In any case, if we still hold on to the idea that the Church is against science because of Galileo, we might as well begin to believe that the Church is against theology, given that it has condemned, censored, and silenced not one but many, many theologians, and it continues to do so. We would also have to say that the Catholic Church is anti-Catholic because it has told and continues to tell many Catholics that they are wrong and need to change their beliefs. All of this is clearly ridiculous.

The truth of the matter is that the Church has been pretty consistent in respecting the discoveries of science. In doing this, it has simply followed St. Augustine’s advice: “Usually, even a non-Christian knows something about the earth, the heavens, and the other elements of this world, about the motion and orbit of the stars[…]. Now, it is a disgraceful and dangerous thing for an infidel to hear a Christian, presumably giving the meaning of Holy Scripture, talking nonsense on these topics[…]. Reckless and incompetent expounders of Holy Scripture bring untold trouble and sorrow on their wiser brethren” (The Literal Meaning of Genesis, Book I, Chapter 19).

Furthermore, the hypothesis of the Church’s rejection of science does not withstand the evidence, and is science not all about evidence? If this hypothesis were true, how could we explain that the father of modern geology, Blessed Nicholas Steno, was a cardinal and is a soon-to-be saint of (you guessed it) the Catholic Church? What ought we make of the fact that the founder of the science of genetics was (surprise, surprise!) an Augustinian friar? Or that the first person to propose the Big Bang theory was (oh, the humanity!) a Catholic priest? This non-exhaustive list only includes a few Catholic clergymen (there are plenty of laymen I could add to the list) who were not only involved with, but also made a profound impact on, the sciences. If the Church were opposed to science, then why are so many of its sons and daughters good scientists while remaining good Catholics?

There is nothing that can actually be proven by science that is in opposition to the Catholic faith, because truth cannot contradict truth. Therefore, there is nothing the Church needs to fear from some good and honest science. What she does fear, and what she has to protect herself and her children from, are those scientists who think themselves bearers of absolute Truth, even when their theories are only speculation. Galileo proved the theologians wrong (he did not prove “the Church” wrong) because he knew Catholic doctrine, and he knew that the doctrine they were using to judge him was not good (they were ignoring Augustine and all the Christian tradition). One might say that Galileo was right not so much because he was a scientist but, first and foremost, because he was a Catholic who knew his Catholic faith.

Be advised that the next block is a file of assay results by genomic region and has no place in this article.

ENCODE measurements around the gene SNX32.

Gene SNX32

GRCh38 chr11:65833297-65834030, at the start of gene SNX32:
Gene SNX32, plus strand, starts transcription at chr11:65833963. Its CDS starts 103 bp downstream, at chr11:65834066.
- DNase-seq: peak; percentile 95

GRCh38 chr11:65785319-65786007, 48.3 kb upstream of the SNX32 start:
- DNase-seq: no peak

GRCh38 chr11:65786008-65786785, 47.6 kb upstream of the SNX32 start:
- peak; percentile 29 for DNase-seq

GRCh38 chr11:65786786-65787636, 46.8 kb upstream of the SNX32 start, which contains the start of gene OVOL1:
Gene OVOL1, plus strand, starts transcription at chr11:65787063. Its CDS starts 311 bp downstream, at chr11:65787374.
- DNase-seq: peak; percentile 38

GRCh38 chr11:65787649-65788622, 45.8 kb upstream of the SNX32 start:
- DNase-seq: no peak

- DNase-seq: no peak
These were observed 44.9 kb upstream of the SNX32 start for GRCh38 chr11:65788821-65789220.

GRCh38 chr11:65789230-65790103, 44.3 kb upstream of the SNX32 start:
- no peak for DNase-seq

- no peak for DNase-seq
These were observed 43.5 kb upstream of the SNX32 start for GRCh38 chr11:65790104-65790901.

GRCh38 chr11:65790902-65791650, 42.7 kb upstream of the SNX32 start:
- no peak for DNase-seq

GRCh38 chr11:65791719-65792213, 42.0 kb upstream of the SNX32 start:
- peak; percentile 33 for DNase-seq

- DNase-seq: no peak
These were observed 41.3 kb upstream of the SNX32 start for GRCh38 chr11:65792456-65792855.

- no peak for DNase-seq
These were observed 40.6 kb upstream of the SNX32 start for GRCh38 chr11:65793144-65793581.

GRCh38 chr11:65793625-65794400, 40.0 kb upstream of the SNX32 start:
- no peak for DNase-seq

Perhaps all this will not be enough to keep your friends from rending their garments and pulling their beards, and perhaps it will only encourage them to do so with renewed vigor. It is their loss (of clothes and facial hair). Worry not, for, hopefully, hidden behind their external and exaggerated reaction, a first spark of actual independent thought has been ignited. It is also good, and highly recommended, that you entrust them to the prayers and intercession of the host of saints in heaven who, during their time on earth, were not only great scientists, but also good and faithful Catholics. May we all come to rest in the Truth in which they now rejoice, the Truth which is the summit and goal of all true science.